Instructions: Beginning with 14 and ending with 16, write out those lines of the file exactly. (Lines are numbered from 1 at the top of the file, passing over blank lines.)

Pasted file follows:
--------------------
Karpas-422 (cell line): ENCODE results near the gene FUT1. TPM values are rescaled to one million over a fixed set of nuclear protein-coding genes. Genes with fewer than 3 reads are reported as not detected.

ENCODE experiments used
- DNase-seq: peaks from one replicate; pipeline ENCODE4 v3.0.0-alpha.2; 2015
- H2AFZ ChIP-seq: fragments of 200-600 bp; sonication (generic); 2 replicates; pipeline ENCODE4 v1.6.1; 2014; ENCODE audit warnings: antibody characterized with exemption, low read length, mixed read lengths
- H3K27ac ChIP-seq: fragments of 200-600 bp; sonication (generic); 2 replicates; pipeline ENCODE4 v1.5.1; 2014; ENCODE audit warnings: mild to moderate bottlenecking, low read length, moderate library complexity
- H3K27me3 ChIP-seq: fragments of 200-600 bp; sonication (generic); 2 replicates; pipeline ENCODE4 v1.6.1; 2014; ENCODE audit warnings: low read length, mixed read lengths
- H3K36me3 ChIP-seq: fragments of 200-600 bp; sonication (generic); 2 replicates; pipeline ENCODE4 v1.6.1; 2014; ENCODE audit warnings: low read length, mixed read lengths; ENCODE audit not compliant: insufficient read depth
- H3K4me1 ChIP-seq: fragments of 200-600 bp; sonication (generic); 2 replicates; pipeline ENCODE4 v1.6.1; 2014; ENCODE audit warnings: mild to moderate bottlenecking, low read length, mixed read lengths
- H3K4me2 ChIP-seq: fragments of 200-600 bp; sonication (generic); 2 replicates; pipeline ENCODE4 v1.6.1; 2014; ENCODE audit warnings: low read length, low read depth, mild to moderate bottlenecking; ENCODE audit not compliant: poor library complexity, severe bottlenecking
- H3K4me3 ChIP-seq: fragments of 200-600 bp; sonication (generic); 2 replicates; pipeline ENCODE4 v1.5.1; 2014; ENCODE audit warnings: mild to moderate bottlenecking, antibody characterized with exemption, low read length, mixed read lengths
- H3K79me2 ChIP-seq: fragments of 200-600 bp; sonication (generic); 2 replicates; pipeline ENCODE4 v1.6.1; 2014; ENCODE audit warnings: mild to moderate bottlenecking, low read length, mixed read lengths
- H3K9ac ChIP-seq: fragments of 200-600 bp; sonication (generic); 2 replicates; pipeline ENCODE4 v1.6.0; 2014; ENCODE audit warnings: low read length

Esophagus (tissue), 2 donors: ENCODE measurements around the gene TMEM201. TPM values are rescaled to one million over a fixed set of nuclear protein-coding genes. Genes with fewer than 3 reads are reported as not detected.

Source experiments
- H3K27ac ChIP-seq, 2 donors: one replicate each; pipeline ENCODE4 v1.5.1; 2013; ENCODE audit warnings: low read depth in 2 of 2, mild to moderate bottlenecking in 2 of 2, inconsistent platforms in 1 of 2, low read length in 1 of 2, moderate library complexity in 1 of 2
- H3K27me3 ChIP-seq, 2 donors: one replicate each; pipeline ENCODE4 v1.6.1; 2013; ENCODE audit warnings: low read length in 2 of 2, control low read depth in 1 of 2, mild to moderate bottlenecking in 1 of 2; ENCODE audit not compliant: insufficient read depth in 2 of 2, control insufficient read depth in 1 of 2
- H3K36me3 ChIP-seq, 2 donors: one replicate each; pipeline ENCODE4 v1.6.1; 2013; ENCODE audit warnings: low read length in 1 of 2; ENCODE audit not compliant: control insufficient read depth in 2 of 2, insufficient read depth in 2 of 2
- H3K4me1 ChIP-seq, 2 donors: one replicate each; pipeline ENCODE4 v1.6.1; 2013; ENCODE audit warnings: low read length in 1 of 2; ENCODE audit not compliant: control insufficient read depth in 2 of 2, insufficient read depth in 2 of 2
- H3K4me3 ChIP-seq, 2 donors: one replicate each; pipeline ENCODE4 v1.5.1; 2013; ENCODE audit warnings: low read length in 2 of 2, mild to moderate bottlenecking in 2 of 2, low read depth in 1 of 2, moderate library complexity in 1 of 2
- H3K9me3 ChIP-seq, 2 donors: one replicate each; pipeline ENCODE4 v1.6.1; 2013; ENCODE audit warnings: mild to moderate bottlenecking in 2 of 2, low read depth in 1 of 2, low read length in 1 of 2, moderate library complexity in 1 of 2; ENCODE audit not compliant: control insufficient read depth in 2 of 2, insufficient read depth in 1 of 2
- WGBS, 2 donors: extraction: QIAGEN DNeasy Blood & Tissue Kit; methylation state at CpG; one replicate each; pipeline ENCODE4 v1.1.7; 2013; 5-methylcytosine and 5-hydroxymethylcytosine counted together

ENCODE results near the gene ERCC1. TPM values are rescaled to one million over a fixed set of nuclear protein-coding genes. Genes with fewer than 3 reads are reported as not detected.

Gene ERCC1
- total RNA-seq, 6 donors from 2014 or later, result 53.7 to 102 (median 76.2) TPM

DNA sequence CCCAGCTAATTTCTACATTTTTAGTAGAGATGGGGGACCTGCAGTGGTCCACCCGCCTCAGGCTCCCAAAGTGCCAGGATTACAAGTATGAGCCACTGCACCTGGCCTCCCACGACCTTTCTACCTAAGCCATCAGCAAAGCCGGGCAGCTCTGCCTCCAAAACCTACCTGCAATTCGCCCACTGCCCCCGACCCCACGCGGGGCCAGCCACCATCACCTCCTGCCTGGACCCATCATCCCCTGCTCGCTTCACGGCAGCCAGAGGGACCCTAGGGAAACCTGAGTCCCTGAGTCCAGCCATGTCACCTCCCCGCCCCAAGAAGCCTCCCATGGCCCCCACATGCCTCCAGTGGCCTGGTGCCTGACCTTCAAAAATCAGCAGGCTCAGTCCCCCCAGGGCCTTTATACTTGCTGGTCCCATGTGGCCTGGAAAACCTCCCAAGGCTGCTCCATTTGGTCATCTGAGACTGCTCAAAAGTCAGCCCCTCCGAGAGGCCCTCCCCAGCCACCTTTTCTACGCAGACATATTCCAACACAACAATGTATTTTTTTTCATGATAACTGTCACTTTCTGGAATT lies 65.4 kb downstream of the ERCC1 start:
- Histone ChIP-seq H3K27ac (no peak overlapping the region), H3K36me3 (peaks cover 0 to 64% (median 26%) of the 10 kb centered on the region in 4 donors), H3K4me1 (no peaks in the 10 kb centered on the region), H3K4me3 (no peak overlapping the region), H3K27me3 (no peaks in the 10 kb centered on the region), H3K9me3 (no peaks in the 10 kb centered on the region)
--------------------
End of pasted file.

Source experiments
- H3K27ac ChIP-seq, 2 donors: one replicate each; pipeline ENCODE4 v1.5.1; 2013; ENCODE audit warnings: low read depth in 2 of 2, mild to moderate bottlenecking in 2 of 2, inconsistent platforms in 1 of 2, low read length in 1 of 2, moderate library complexity in 1 of 2
- H3K27me3 ChIP-seq, 2 donors: one replicate each; pipeline ENCODE4 v1.6.1; 2013; ENCODE audit warnings: low read length in 2 of 2, control low read depth in 1 of 2, mild to moderate bottlenecking in 1 of 2; ENCODE audit not compliant: insufficient read depth in 2 of 2, control insufficient read depth in 1 of 2